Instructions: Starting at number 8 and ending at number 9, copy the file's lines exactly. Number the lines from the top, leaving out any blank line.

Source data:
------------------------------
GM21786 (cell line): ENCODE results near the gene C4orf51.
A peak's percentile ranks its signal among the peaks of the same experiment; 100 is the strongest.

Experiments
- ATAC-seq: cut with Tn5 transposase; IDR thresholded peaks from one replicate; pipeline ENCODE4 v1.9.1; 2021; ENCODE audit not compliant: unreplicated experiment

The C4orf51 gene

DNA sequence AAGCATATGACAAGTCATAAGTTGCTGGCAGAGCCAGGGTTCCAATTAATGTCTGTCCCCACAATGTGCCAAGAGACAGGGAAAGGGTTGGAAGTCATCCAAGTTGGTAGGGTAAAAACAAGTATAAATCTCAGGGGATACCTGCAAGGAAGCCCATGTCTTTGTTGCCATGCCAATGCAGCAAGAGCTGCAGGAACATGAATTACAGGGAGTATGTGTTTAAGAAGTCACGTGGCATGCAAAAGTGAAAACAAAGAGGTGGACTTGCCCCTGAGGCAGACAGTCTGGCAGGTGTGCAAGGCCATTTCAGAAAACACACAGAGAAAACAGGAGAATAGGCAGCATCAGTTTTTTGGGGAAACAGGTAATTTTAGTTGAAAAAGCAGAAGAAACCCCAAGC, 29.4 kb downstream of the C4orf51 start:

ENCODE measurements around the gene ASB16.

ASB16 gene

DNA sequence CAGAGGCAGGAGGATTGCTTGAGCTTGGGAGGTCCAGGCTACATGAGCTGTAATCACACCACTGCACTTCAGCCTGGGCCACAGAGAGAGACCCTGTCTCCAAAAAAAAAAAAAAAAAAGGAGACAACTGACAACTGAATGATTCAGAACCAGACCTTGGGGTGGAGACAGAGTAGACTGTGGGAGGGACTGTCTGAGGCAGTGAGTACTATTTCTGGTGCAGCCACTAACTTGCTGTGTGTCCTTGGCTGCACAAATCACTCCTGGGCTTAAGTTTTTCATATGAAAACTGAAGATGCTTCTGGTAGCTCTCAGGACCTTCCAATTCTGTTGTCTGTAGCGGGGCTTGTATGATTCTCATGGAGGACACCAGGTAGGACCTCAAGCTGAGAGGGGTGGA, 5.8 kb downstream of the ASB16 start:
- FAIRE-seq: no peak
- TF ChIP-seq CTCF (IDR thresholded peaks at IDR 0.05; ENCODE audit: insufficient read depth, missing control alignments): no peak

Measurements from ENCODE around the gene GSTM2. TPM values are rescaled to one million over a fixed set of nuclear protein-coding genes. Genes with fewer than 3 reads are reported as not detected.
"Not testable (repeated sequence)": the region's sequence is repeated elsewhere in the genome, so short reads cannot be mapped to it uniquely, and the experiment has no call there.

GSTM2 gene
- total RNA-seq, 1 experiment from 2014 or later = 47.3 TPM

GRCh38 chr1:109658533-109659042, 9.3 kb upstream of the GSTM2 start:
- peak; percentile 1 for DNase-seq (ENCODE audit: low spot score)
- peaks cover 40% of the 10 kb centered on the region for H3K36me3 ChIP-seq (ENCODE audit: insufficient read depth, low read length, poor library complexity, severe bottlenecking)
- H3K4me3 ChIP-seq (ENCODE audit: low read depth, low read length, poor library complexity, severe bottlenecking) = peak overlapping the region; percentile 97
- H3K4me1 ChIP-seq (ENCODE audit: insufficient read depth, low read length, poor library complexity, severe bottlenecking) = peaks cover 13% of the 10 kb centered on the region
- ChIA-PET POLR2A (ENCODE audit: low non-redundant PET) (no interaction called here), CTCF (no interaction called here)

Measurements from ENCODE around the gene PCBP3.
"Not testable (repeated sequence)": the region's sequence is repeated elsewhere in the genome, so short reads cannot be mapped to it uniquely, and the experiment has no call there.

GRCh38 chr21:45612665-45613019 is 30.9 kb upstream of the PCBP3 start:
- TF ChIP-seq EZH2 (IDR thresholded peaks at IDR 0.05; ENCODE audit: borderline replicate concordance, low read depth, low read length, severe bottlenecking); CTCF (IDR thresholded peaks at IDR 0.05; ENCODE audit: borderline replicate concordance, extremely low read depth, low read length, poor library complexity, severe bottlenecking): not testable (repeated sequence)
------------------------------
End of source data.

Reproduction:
ASB16 gene

DNA sequence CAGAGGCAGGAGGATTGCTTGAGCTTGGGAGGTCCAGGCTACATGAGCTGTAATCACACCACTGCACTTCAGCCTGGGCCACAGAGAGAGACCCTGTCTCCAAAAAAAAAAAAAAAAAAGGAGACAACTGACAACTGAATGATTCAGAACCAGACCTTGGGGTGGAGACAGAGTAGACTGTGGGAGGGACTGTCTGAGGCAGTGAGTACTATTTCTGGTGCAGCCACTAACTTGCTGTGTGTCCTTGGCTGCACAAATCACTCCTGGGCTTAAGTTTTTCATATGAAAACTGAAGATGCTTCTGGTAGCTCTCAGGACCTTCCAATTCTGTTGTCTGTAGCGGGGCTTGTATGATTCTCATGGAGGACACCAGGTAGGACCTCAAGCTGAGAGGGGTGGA, 5.8 kb downstream of the ASB16 start: